Saturday, July 19, 2008

The Dark Knight

This weekend The Dark Knight broke box office records, a remarkable feat for a movie that was not released in May. The reason may well be simple. With The Dark Knight Christopher Nolan has given us a remarkable film that is unlike any superhero movie ever made.

There are those who will say that he has transcended the genre, but as a comic book fan I know this is not true. After all, comic books are capable of great artistic works. What Nolan has done instead is brought Batman back to his roots, as a dark knight who had more in common with pulp heroes such as The Shadow and The Spider than his fellow comic book heroes such as Superman and Captain Marvel. The early Batman stories were dark, gritty and full of violence. In the first Joker story alone, The Joker killed four people. In the second story featuring the Harlequin of Hate, he killed seven more. This was the world of the early Batman stories and Nolan has translated that world perfectly to the screen.

Indeed, Heath Ledger's realisation of The Joker on the big screen may be all the more chilling for fans of the comic books, because Ledger has grasped the heart of the character in a way that no actor before him (not Jack Nicholson and certainly not Caesar Romero) ever has. Even for people not familiar with the comic books, Ledger's performance of The Joker must go down as one of the most terrifying in film history. His Joker does not commit murder and mayhem for profit or an agenda or any rational reason. As Alfred, Bruce Wayne's loyal butler observes, "Some men just want to watch the world burn." This makes The Joker all the more frightening, for his acts of terror simply cannot be predicted.

While much is made of Heath Ledger's performance, it would be unfair not to state that the whole cast of this film gives what may be the best performances of their careers. Christian Bale stands out as Bruce Wayne and The Batman, pondering if perhaps if it is time for The Batman to retire with the arrival of earnest, new district attorney Harvey Dent. Aaron Eckhart is excellent as Harvey Dent, the crusading DA who has his own share of darkness to deal with, Both Michael Caine and Morgan Freeman give their best as Batman's allies, Bruce Wayne's butler Alfred Pennyworth and Lucius Fox, CEO of Wayne Enterprises and Batman's armourer. Gary Oldman, after long being the consummate heavy (after all, he played Sid Vicious, Dracula, and Dr. Zachary Smith), proves again he can play a good guy by reprising his role as Lt. Jim Gordon.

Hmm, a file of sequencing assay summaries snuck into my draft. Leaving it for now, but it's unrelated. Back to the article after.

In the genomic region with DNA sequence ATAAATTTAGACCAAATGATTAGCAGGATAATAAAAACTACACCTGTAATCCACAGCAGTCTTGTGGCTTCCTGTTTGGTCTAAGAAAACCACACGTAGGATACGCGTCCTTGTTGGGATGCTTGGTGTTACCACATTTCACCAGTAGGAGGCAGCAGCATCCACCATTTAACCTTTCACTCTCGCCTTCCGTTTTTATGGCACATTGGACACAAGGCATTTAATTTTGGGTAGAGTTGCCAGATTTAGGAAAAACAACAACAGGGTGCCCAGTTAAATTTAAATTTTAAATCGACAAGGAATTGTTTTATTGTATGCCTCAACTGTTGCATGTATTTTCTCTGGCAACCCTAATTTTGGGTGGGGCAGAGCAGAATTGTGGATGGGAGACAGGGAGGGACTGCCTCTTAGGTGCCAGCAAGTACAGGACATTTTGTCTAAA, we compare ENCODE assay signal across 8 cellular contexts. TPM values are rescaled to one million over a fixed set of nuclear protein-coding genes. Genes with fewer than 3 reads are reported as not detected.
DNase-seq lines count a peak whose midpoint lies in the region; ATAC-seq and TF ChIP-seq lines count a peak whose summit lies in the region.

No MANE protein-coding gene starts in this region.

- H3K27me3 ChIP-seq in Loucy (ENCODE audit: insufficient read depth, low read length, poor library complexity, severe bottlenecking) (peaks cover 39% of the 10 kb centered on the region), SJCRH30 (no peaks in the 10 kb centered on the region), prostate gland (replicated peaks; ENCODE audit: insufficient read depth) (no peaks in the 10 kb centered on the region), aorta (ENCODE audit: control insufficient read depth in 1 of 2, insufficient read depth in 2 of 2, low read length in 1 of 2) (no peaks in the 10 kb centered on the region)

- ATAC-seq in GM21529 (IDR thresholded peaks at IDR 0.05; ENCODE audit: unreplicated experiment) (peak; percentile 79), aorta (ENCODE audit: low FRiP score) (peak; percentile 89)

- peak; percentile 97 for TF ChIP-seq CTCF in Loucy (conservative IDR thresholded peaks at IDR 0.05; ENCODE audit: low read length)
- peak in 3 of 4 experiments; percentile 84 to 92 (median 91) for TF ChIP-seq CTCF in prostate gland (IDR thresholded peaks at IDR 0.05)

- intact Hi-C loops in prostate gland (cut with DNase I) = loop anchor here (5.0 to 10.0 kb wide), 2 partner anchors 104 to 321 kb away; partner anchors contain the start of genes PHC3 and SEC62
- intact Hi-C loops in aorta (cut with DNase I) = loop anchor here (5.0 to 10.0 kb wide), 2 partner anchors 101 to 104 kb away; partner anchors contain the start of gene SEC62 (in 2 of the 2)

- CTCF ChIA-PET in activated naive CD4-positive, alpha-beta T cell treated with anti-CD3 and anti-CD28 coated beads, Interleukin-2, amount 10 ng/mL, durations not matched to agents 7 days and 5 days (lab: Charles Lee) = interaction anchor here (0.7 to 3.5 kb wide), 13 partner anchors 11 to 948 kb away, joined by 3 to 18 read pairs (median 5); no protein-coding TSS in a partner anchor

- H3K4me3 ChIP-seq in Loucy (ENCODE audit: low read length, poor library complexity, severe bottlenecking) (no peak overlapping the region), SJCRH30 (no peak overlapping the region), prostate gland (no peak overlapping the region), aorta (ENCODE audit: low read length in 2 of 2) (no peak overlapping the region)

There is no shortage of action in The Dark Knight. The movie includes some of the most thrilling action scenes of late to grace the screen, including a three way chase between The Batman, The Joker, and a Gotham City paddywagon. Another highpoint is the first meeting between the Harlequin of Hate and The Caped Crusader at, of all places, a fund raiser held in Wayne Tower. And the film is undoubtedly cinematic in scope and epic in scale. Some scenes were shot using IMAX technology. One scene will particularly stand out in viewers' minds, as Batman stands atop a skyscraper (possibly the tallest in Gotham) looking out over the city, right before leaping downwards, his bat cape unfurling like wings.

The Dark Knight is ultimately much more than a superhero movie. In many respects, this is very much a crime drama, with more in common with the pulps of old and movies such as The Road to Perdition (itself based on a graphic novel) than the Spider-Man. It is definitely not a movie for children. Not only might they be disturbed by The Joker's acts of violence (at one point he kills a mobster with a pencil....), but they probably would get lost in what is a complex, deeply psychological plot.

There are those who will chalk up the movie's already incredible box office to the death of Heath Ledger (The Joker was his last completed role). I suspect it is much more than that. Batman is perhaps the superhero with the most visceral appeal, an ordinary man (albeit a rich one) who has built himself to the peak of perfection and chosen to fight crime. Is it any wonder that in 1966 and 1989, and now perhaps again, the world was in the grip of Batmania? But more than that, it may be because Christopher Nolan has given us a truly remarkable film. The Dark Knight is a true epic, a crime drama in which the hero wears a bat suit and the villain is a psychopathic clown. Alongside such recent entries as Iron Man, it certainly shows what superhero movies can be. In fact, I dare say, The Dark Knight may be the greatest superhero movie of all time.


Unknown said...

I pretty much agree with all of your sentiments, particularly that "The Dark Knight is ultimately much more than a superhero movie." I think Nolan has really taken it to another level all together and I thank him for that. I did have some issues with the film, namely that it was too long and that the last bit of story felt tacked on, but overall, it was good.

Row Three

Bob Dylan said...

Based on your review, I'm planning to go out and see this 'at the movies' rather than wait to see it on dvd.